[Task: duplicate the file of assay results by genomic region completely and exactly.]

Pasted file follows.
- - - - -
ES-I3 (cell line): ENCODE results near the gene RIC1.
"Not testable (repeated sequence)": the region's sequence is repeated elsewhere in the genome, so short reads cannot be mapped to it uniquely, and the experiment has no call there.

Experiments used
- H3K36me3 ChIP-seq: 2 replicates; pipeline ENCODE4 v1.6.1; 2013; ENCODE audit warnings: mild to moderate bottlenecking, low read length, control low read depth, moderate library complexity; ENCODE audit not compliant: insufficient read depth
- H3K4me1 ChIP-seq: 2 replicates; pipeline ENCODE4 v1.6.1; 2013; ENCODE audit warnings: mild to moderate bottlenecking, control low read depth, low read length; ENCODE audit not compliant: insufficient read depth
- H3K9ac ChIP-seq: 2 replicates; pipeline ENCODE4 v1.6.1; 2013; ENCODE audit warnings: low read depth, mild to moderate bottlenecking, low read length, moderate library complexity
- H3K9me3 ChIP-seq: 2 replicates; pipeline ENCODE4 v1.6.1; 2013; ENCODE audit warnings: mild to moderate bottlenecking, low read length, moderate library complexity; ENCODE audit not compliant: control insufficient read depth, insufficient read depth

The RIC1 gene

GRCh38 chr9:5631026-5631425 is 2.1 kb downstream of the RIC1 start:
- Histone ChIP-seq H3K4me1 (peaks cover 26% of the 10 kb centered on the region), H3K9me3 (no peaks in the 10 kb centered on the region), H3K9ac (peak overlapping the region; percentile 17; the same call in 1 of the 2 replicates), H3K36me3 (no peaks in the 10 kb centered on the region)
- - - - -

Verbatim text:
ES-I3 (cell line): ENCODE results near the gene RIC1.
"Not testable (repeated sequence)": the region's sequence is repeated elsewhere in the genome, so short reads cannot be mapped to it uniquely, and the experiment has no call there.

Experiments used
- H3K36me3 ChIP-seq: 2 replicates; pipeline ENCODE4 v1.6.1; 2013; ENCODE audit warnings: mild to moderate bottlenecking, low read length, control low read depth, moderate library complexity; ENCODE audit not compliant: insufficient read depth
- H3K4me1 ChIP-seq: 2 replicates; pipeline ENCODE4 v1.6.1; 2013; ENCODE audit warnings: mild to moderate bottlenecking, control low read depth, low read length; ENCODE audit not compliant: insufficient read depth
- H3K9ac ChIP-seq: 2 replicates; pipeline ENCODE4 v1.6.1; 2013; ENCODE audit warnings: low read depth, mild to moderate bottlenecking, low read length, moderate library complexity
- H3K9me3 ChIP-seq: 2 replicates; pipeline ENCODE4 v1.6.1; 2013; ENCODE audit warnings: mild to moderate bottlenecking, low read length, moderate library complexity; ENCODE audit not compliant: control insufficient read depth, insufficient read depth

The RIC1 gene

GRCh38 chr9:5631026-5631425 is 2.1 kb downstream of the RIC1 start:
- Histone ChIP-seq H3K4me1 (peaks cover 26% of the 10 kb centered on the region), H3K9me3 (no peaks in the 10 kb centered on the region), H3K9ac (peak overlapping the region; percentile 17; the same call in 1 of the 2 replicates), H3K36me3 (no peaks in the 10 kb centered on the region)